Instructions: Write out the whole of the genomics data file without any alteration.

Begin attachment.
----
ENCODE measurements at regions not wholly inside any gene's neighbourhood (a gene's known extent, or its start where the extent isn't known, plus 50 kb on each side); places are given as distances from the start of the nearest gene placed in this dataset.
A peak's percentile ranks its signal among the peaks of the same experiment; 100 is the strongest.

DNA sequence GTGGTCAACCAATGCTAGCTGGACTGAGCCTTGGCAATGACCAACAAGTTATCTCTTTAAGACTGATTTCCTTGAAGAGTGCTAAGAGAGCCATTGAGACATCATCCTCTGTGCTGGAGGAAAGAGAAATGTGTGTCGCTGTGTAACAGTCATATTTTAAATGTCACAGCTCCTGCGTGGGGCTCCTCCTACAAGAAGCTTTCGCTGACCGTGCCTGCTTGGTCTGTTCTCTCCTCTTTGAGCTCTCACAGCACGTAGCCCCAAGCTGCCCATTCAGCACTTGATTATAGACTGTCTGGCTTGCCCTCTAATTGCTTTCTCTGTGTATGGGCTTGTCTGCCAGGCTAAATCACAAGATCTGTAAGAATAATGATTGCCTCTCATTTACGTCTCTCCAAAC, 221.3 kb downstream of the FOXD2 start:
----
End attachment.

ENCODE measurements at regions not wholly inside any gene's neighbourhood (a gene's known extent, or its start where the extent isn't known, plus 50 kb on each side); places are given as distances from the start of the nearest gene placed in this dataset.
A peak's percentile ranks its signal among the peaks of the same experiment; 100 is the strongest.

DNA sequence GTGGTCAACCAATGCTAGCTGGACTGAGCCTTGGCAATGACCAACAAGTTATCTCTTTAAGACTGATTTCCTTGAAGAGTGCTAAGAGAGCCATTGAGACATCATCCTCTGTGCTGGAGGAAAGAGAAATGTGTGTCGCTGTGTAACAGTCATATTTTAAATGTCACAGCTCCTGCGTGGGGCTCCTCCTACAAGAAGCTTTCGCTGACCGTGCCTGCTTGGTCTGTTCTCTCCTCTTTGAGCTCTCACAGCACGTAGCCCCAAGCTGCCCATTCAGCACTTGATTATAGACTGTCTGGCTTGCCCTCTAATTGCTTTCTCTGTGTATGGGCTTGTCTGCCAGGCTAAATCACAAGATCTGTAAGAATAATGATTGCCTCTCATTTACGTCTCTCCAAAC, 221.3 kb downstream of the FOXD2 start: